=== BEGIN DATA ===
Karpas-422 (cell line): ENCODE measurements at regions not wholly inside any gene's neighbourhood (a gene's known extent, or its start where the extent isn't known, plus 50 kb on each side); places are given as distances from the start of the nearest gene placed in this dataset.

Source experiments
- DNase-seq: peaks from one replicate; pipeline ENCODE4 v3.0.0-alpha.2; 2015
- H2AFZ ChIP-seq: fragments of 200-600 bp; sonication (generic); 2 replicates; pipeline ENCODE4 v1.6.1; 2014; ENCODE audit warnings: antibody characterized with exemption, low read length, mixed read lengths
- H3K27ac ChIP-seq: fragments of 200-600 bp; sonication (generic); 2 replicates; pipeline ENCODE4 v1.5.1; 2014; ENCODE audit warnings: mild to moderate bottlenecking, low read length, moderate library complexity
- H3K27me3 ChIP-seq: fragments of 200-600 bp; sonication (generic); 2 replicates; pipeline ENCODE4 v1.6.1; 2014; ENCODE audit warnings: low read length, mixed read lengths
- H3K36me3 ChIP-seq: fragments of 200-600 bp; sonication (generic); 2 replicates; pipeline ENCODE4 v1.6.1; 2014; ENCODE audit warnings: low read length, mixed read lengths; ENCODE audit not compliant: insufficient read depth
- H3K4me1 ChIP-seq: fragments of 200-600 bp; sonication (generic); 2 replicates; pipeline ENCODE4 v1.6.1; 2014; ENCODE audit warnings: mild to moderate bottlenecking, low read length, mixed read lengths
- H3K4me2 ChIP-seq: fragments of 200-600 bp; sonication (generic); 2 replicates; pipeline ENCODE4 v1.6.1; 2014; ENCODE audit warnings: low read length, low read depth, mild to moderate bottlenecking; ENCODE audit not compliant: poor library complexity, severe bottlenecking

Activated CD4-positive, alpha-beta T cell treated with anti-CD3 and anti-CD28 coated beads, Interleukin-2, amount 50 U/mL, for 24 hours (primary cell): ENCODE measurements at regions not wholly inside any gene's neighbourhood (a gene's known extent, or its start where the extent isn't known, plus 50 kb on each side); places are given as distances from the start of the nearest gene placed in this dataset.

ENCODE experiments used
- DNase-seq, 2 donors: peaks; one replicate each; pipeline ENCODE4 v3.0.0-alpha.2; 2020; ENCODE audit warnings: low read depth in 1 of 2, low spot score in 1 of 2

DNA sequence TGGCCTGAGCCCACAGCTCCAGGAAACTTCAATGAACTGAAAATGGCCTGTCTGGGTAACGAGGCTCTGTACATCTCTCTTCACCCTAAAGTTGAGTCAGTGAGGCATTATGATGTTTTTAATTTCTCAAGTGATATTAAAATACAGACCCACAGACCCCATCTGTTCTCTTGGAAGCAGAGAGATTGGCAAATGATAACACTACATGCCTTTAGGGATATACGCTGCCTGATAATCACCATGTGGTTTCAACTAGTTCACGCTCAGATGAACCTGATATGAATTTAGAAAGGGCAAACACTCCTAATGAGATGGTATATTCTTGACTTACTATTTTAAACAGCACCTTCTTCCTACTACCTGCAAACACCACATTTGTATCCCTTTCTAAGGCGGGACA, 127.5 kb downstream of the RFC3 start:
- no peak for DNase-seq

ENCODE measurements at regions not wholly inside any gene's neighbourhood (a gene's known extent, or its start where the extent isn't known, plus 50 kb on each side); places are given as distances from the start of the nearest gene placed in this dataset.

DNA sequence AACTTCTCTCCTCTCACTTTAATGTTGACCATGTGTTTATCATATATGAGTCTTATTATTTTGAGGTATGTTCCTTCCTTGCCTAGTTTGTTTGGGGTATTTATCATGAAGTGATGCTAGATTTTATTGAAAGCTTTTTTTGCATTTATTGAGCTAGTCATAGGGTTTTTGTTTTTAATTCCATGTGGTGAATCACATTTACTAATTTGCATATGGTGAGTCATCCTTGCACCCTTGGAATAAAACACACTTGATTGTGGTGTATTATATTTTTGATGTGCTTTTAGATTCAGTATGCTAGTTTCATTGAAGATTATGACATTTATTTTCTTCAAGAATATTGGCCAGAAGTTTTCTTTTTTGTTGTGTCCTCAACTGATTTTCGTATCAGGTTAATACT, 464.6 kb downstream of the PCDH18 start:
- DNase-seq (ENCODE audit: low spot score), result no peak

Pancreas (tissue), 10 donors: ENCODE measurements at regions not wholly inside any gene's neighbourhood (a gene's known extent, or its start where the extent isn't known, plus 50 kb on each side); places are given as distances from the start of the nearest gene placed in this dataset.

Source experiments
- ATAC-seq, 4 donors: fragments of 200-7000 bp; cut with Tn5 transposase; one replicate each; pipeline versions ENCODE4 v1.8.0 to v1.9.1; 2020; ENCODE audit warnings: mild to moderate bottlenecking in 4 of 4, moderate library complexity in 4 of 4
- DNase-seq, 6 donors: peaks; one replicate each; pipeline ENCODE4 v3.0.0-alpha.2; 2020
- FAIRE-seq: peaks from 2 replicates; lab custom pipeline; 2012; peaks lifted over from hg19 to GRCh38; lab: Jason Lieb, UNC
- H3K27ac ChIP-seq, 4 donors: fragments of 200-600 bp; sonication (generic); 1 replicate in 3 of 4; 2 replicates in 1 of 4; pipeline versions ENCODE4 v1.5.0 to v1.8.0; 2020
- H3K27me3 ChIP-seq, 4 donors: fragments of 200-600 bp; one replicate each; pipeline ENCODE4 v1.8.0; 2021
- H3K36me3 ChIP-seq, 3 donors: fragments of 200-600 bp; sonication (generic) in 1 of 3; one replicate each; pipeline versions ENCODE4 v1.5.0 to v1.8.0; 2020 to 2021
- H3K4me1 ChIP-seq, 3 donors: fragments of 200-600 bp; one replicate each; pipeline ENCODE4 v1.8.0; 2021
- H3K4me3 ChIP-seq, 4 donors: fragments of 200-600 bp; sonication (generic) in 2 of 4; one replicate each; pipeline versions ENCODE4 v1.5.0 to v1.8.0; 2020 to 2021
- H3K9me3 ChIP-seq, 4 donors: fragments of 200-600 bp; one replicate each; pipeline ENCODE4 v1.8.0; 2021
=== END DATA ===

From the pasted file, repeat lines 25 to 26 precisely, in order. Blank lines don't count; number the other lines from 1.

- H3K36me3 ChIP-seq, 3 donors: fragments of 200-600 bp; sonication (generic) in 1 of 3; one replicate each; pipeline versions ENCODE4 v1.5.0 to v1.8.0; 2020 to 2021
- H3K4me1 ChIP-seq, 3 donors: fragments of 200-600 bp; one replicate each; pipeline ENCODE4 v1.8.0; 2021